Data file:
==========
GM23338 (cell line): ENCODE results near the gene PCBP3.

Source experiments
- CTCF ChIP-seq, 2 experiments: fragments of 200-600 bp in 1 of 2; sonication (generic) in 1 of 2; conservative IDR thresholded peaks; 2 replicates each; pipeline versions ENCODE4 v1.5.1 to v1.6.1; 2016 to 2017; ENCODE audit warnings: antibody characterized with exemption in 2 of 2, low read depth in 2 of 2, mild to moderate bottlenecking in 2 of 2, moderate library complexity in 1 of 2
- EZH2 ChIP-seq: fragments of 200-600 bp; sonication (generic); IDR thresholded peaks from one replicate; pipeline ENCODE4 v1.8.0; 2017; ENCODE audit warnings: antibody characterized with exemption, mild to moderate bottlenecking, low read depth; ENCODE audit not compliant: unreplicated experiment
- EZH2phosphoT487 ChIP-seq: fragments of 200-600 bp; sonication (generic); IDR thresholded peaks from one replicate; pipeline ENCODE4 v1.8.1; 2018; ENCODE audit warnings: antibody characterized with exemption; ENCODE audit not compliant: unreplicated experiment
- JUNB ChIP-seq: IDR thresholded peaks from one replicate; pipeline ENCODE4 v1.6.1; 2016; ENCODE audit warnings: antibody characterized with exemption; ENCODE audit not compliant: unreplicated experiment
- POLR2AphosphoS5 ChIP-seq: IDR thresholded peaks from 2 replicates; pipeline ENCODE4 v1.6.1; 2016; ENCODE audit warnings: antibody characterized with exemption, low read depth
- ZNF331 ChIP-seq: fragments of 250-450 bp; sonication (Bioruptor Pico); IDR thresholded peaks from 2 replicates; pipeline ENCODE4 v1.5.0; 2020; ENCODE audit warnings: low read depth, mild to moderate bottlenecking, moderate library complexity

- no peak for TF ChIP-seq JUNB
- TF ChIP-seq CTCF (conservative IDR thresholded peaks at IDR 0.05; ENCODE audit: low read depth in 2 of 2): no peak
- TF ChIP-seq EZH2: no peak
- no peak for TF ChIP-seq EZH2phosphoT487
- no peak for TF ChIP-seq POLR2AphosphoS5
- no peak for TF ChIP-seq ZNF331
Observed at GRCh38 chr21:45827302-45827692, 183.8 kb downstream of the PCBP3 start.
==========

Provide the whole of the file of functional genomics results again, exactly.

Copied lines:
GM23338 (cell line): ENCODE results near the gene PCBP3.

Source experiments
- CTCF ChIP-seq, 2 experiments: fragments of 200-600 bp in 1 of 2; sonication (generic) in 1 of 2; conservative IDR thresholded peaks; 2 replicates each; pipeline versions ENCODE4 v1.5.1 to v1.6.1; 2016 to 2017; ENCODE audit warnings: antibody characterized with exemption in 2 of 2, low read depth in 2 of 2, mild to moderate bottlenecking in 2 of 2, moderate library complexity in 1 of 2
- EZH2 ChIP-seq: fragments of 200-600 bp; sonication (generic); IDR thresholded peaks from one replicate; pipeline ENCODE4 v1.8.0; 2017; ENCODE audit warnings: antibody characterized with exemption, mild to moderate bottlenecking, low read depth; ENCODE audit not compliant: unreplicated experiment
- EZH2phosphoT487 ChIP-seq: fragments of 200-600 bp; sonication (generic); IDR thresholded peaks from one replicate; pipeline ENCODE4 v1.8.1; 2018; ENCODE audit warnings: antibody characterized with exemption; ENCODE audit not compliant: unreplicated experiment
- JUNB ChIP-seq: IDR thresholded peaks from one replicate; pipeline ENCODE4 v1.6.1; 2016; ENCODE audit warnings: antibody characterized with exemption; ENCODE audit not compliant: unreplicated experiment
- POLR2AphosphoS5 ChIP-seq: IDR thresholded peaks from 2 replicates; pipeline ENCODE4 v1.6.1; 2016; ENCODE audit warnings: antibody characterized with exemption, low read depth
- ZNF331 ChIP-seq: fragments of 250-450 bp; sonication (Bioruptor Pico); IDR thresholded peaks from 2 replicates; pipeline ENCODE4 v1.5.0; 2020; ENCODE audit warnings: low read depth, mild to moderate bottlenecking, moderate library complexity

- no peak for TF ChIP-seq JUNB
- TF ChIP-seq CTCF (conservative IDR thresholded peaks at IDR 0.05; ENCODE audit: low read depth in 2 of 2): no peak
- TF ChIP-seq EZH2: no peak
- no peak for TF ChIP-seq EZH2phosphoT487
- no peak for TF ChIP-seq POLR2AphosphoS5
- no peak for TF ChIP-seq ZNF331
Observed at GRCh38 chr21:45827302-45827692, 183.8 kb downstream of the PCBP3 start.